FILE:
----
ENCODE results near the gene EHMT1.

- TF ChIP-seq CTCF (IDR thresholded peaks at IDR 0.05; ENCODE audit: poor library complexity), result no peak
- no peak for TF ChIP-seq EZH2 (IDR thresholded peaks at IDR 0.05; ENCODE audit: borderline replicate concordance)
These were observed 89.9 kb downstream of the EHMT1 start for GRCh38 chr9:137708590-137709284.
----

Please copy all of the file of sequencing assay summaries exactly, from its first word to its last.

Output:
ENCODE results near the gene EHMT1.

- TF ChIP-seq CTCF (IDR thresholded peaks at IDR 0.05; ENCODE audit: poor library complexity), result no peak
- no peak for TF ChIP-seq EZH2 (IDR thresholded peaks at IDR 0.05; ENCODE audit: borderline replicate concordance)
These were observed 89.9 kb downstream of the EHMT1 start for GRCh38 chr9:137708590-137709284.